Globigerina Ooze

globigerina ooze

[glō‚bij·ə′rī·nə ‚üz]
(geology)
A pelagic sediment consisting of than 30% calcium carbonate in the form of foraminiferal tests of which Globigerina is the dominant genus.

Globigerina Ooze

 

(foraminiferal ooze), oceanic or sea calcareous sediment of biogenic origin, consisting predominantly of the shells of plankton foraminifera and their detritus. The name “globigerina ooze,” derived from one of the genera of Foraminifera— Globigerina, was coined by the English oceanographer Sir John Murray in 1891. The term “globigerina ooze” usually refers to sediments containing more than 30 percent (sometimes up to 99 percent) CaC03. The sediments may range from sands to fine oozes, according to the size of the grains. Unsorted sand-aleurite oozes predominate. The color of globigerina ooze is light, often almost white. It covers more than one-third of the area of the world ocean. It is especially widespread in tropical and subtropical latitudes and in open parts of oceans and large seas, such as the Mediterranean and Tasman, mainly on the surface of submarine elevations and ridges at depths ranging from several hundred meters to 4,000-5,000 m.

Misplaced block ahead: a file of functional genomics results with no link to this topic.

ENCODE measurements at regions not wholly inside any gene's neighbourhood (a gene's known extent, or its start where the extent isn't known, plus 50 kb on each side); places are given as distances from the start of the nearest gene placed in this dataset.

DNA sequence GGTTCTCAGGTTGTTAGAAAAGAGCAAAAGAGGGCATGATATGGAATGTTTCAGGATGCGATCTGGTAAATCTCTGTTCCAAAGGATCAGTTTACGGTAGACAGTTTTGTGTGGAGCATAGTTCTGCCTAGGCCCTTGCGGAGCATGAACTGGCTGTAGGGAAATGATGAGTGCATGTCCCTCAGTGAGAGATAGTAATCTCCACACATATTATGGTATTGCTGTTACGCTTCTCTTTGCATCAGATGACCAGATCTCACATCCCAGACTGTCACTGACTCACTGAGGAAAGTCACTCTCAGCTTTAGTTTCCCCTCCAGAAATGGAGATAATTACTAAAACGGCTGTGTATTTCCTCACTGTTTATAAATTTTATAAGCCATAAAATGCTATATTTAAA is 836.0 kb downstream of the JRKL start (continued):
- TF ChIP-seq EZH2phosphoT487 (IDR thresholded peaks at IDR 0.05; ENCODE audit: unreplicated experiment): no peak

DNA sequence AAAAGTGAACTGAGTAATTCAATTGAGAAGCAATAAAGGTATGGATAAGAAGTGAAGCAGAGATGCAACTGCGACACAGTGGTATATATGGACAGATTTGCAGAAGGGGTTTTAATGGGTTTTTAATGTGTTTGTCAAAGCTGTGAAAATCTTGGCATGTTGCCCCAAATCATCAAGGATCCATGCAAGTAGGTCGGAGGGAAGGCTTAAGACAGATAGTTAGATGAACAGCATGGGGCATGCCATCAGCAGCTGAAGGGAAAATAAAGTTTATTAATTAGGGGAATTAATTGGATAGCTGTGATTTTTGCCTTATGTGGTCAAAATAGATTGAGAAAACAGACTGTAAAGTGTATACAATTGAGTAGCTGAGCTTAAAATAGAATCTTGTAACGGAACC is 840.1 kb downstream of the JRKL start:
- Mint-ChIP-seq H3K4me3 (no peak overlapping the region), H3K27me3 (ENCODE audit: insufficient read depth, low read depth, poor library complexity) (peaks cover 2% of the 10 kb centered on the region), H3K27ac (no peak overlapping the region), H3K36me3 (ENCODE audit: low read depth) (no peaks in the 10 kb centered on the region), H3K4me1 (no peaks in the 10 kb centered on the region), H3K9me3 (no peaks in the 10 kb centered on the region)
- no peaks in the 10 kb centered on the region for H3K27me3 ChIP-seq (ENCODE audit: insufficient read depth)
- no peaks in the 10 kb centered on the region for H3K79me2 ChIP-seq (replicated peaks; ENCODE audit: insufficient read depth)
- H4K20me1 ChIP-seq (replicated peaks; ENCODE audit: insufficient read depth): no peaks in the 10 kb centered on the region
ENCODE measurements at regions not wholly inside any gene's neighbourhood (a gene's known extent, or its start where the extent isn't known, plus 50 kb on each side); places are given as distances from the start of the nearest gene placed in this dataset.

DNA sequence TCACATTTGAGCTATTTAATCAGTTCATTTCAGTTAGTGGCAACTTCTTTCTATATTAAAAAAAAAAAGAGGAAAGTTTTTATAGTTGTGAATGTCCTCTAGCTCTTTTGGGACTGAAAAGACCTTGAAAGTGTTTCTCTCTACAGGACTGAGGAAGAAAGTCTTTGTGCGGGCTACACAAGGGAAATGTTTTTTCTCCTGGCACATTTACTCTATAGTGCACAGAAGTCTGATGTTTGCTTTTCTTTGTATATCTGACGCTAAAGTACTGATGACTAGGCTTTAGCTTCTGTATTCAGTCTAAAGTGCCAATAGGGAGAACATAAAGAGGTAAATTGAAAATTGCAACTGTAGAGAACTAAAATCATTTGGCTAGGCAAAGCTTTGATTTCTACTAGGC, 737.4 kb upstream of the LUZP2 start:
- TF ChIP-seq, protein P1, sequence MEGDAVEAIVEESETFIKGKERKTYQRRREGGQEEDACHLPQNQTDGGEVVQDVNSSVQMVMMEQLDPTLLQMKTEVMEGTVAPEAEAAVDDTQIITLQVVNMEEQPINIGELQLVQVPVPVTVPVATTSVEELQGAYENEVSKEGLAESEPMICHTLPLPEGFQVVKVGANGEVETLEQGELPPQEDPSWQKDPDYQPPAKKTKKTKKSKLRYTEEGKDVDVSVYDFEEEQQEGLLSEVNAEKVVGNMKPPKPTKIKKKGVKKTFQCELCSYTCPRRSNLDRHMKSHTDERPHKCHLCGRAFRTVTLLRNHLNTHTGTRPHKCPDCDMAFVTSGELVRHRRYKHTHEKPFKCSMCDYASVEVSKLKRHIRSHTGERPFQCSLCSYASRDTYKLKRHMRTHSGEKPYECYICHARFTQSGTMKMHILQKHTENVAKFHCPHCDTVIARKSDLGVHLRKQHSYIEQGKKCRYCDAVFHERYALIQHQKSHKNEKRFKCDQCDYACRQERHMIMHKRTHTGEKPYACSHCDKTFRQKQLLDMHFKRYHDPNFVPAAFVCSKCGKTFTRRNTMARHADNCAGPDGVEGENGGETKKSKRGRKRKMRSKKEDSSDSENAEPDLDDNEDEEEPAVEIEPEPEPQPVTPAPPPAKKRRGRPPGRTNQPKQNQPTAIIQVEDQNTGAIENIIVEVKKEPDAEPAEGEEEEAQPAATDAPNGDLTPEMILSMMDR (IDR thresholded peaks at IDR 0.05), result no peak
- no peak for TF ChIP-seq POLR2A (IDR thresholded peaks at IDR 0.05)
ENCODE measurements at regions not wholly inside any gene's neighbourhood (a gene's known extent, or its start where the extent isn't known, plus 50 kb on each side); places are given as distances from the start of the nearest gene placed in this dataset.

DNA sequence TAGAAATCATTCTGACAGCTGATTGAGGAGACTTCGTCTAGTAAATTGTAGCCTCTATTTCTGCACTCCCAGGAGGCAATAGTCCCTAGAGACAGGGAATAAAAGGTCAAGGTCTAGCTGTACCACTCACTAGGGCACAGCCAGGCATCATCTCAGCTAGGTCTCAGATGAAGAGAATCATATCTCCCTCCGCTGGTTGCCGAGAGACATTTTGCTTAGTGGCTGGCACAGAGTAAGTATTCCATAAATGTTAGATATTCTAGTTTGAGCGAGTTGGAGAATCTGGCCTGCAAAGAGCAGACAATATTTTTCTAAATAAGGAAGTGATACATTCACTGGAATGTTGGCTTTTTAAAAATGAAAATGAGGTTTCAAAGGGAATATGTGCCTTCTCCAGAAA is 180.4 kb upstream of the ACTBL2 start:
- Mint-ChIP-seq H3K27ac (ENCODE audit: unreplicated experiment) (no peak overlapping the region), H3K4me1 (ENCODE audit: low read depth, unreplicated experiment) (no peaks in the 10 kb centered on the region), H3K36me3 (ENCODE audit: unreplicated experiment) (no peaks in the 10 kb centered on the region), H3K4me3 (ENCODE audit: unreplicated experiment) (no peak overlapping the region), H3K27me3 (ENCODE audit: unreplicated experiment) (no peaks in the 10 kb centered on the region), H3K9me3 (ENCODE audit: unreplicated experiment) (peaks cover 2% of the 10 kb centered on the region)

REFERENCES

Leont’ev, O. K. Kratkii kurs morskoi geologii. Moscow, 1963.
Osadkoobrazovanie v Tikhom okeane. Moscow, 1970. (Tikhii okean, vol. 6, books 1-2.)

I. O. MURDMAA